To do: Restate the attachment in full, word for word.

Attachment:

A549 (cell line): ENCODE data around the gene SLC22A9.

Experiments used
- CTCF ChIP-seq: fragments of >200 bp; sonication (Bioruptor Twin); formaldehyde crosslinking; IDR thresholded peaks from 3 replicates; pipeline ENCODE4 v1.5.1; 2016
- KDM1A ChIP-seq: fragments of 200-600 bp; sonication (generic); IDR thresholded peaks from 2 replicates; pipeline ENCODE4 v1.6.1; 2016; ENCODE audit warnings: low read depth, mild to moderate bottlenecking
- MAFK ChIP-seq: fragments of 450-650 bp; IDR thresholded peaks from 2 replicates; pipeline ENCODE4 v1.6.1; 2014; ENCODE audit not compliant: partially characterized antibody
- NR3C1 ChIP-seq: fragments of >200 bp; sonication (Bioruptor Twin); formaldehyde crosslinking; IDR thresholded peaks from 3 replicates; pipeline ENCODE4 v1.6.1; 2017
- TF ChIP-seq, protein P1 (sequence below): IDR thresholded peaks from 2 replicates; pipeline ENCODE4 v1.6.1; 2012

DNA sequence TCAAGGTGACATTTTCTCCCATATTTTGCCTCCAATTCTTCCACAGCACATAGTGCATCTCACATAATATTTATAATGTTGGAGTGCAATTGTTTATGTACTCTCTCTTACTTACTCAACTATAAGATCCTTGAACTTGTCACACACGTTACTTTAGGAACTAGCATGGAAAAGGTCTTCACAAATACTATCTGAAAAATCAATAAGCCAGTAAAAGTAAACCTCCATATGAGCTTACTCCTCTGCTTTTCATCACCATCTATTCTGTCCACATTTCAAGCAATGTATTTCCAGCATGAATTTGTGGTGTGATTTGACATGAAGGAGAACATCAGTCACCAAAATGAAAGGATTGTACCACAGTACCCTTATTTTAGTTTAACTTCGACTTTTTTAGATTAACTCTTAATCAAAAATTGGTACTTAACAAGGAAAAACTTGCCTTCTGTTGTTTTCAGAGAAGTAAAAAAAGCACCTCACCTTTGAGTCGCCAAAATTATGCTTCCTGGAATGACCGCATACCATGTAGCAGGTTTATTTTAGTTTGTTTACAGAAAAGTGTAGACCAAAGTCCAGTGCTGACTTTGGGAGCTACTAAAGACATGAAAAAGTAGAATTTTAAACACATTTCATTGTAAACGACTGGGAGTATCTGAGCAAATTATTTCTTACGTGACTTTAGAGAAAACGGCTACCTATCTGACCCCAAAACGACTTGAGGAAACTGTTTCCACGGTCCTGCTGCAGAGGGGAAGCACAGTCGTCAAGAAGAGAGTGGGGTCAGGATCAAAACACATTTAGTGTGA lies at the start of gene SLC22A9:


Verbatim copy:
A549 (cell line): ENCODE data around the gene SLC22A9.

Experiments used
- CTCF ChIP-seq: fragments of >200 bp; sonication (Bioruptor Twin); formaldehyde crosslinking; IDR thresholded peaks from 3 replicates; pipeline ENCODE4 v1.5.1; 2016
- KDM1A ChIP-seq: fragments of 200-600 bp; sonication (generic); IDR thresholded peaks from 2 replicates; pipeline ENCODE4 v1.6.1; 2016; ENCODE audit warnings: low read depth, mild to moderate bottlenecking
- MAFK ChIP-seq: fragments of 450-650 bp; IDR thresholded peaks from 2 replicates; pipeline ENCODE4 v1.6.1; 2014; ENCODE audit not compliant: partially characterized antibody
- NR3C1 ChIP-seq: fragments of >200 bp; sonication (Bioruptor Twin); formaldehyde crosslinking; IDR thresholded peaks from 3 replicates; pipeline ENCODE4 v1.6.1; 2017
- TF ChIP-seq, protein P1 (sequence below): IDR thresholded peaks from 2 replicates; pipeline ENCODE4 v1.6.1; 2012

DNA sequence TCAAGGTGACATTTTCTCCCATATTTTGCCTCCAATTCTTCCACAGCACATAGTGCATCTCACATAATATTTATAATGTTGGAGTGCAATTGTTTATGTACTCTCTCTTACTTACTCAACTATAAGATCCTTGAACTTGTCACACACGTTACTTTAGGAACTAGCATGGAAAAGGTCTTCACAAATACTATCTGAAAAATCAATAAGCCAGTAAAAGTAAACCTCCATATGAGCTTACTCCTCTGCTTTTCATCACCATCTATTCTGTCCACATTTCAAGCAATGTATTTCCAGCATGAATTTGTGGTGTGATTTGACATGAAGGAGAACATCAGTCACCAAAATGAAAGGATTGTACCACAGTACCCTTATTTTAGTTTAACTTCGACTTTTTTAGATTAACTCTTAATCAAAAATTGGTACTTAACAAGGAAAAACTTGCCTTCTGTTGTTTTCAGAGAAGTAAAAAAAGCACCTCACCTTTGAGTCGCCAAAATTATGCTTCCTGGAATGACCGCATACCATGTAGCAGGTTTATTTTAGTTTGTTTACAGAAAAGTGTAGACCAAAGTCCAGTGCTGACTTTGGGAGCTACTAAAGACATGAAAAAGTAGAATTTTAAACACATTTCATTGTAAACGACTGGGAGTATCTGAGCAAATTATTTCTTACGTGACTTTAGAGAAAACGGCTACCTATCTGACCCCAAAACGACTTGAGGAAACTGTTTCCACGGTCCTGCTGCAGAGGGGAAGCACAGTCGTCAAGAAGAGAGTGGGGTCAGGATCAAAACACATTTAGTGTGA lies at the start of gene SLC22A9: